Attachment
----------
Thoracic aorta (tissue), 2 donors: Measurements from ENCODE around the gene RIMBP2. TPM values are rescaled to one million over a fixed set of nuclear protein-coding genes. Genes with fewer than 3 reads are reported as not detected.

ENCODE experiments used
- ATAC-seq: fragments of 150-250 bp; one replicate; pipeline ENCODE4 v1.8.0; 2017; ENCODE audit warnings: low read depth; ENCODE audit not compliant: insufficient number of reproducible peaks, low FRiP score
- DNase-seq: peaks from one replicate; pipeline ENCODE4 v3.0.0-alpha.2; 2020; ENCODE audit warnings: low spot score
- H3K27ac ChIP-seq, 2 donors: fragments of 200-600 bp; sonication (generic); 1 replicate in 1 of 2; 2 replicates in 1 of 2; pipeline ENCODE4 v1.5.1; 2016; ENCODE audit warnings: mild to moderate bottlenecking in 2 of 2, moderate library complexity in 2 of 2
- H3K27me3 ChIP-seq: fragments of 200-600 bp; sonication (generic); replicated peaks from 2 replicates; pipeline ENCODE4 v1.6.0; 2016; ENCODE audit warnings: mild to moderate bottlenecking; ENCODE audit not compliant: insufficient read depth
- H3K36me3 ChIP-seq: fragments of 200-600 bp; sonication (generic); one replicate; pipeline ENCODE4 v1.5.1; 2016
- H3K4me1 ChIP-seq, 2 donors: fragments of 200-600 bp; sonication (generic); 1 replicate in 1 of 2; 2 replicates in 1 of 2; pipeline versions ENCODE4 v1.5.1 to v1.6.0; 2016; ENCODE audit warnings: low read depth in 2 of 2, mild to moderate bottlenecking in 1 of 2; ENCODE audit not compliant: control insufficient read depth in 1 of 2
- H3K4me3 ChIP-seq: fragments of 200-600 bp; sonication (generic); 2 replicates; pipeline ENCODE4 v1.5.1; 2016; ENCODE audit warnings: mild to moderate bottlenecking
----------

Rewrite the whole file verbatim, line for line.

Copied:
Thoracic aorta (tissue), 2 donors: Measurements from ENCODE around the gene RIMBP2. TPM values are rescaled to one million over a fixed set of nuclear protein-coding genes. Genes with fewer than 3 reads are reported as not detected.

ENCODE experiments used
- ATAC-seq: fragments of 150-250 bp; one replicate; pipeline ENCODE4 v1.8.0; 2017; ENCODE audit warnings: low read depth; ENCODE audit not compliant: insufficient number of reproducible peaks, low FRiP score
- DNase-seq: peaks from one replicate; pipeline ENCODE4 v3.0.0-alpha.2; 2020; ENCODE audit warnings: low spot score
- H3K27ac ChIP-seq, 2 donors: fragments of 200-600 bp; sonication (generic); 1 replicate in 1 of 2; 2 replicates in 1 of 2; pipeline ENCODE4 v1.5.1; 2016; ENCODE audit warnings: mild to moderate bottlenecking in 2 of 2, moderate library complexity in 2 of 2
- H3K27me3 ChIP-seq: fragments of 200-600 bp; sonication (generic); replicated peaks from 2 replicates; pipeline ENCODE4 v1.6.0; 2016; ENCODE audit warnings: mild to moderate bottlenecking; ENCODE audit not compliant: insufficient read depth
- H3K36me3 ChIP-seq: fragments of 200-600 bp; sonication (generic); one replicate; pipeline ENCODE4 v1.5.1; 2016
- H3K4me1 ChIP-seq, 2 donors: fragments of 200-600 bp; sonication (generic); 1 replicate in 1 of 2; 2 replicates in 1 of 2; pipeline versions ENCODE4 v1.5.1 to v1.6.0; 2016; ENCODE audit warnings: low read depth in 2 of 2, mild to moderate bottlenecking in 1 of 2; ENCODE audit not compliant: control insufficient read depth in 1 of 2
- H3K4me3 ChIP-seq: fragments of 200-600 bp; sonication (generic); 2 replicates; pipeline ENCODE4 v1.5.1; 2016; ENCODE audit warnings: mild to moderate bottlenecking